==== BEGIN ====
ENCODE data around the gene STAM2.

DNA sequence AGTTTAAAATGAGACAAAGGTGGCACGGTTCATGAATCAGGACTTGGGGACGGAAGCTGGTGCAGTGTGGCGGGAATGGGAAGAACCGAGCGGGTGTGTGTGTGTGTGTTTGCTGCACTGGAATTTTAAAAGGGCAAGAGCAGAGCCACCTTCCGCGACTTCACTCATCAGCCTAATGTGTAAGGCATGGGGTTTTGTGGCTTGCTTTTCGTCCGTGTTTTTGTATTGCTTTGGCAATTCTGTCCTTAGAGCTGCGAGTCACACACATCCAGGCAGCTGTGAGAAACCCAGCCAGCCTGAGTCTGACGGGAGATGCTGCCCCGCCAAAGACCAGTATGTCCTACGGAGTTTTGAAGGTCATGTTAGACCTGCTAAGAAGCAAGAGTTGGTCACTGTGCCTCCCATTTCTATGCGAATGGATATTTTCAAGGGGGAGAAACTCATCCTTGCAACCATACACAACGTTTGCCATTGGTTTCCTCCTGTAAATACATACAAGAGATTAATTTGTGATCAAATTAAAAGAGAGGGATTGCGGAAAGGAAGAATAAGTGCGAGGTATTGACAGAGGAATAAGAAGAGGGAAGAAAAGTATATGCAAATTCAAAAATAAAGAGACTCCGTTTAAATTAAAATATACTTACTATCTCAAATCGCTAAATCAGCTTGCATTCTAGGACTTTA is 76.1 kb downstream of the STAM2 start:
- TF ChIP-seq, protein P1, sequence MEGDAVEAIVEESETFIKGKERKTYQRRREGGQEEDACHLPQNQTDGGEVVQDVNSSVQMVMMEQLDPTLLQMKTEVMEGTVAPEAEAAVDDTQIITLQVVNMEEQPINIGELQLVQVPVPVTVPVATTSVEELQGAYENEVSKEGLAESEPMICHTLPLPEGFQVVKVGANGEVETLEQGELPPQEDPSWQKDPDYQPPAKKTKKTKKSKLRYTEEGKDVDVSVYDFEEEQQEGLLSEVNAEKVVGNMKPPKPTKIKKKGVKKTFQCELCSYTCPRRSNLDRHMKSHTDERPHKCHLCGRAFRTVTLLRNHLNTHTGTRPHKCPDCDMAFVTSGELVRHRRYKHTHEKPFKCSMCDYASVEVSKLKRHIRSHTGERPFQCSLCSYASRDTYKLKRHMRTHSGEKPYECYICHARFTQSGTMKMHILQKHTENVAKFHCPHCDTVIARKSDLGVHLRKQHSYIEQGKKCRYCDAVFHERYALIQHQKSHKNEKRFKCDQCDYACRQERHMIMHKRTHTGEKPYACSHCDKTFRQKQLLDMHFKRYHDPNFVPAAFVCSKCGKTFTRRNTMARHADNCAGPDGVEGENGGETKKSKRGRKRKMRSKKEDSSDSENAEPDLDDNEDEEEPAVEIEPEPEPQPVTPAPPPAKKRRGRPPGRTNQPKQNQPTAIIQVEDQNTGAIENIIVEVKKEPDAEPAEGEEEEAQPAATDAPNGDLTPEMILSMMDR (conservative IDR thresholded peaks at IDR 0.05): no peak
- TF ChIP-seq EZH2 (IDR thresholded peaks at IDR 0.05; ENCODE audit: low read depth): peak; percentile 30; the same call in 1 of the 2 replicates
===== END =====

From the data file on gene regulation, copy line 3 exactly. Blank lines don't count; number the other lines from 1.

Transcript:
- TF ChIP-seq, protein P1, sequence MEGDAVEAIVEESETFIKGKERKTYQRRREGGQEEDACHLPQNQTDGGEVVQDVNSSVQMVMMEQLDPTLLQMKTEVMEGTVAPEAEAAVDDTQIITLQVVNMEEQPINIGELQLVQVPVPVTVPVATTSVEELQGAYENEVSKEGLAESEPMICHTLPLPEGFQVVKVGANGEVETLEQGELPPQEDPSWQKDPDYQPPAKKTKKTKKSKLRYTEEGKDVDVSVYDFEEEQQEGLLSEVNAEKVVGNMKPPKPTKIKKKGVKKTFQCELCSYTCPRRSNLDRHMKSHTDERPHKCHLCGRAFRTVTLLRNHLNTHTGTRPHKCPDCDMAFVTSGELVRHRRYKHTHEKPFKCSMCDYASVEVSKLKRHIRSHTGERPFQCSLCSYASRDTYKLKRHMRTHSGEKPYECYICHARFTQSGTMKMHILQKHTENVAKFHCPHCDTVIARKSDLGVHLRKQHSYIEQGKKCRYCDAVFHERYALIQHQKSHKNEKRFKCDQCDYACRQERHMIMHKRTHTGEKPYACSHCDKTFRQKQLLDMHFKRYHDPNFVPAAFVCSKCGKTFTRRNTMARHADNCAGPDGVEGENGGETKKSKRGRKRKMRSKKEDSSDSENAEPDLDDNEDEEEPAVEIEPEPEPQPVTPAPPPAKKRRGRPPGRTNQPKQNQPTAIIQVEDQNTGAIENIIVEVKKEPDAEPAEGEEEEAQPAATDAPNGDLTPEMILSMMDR (conservative IDR thresholded peaks at IDR 0.05): no peak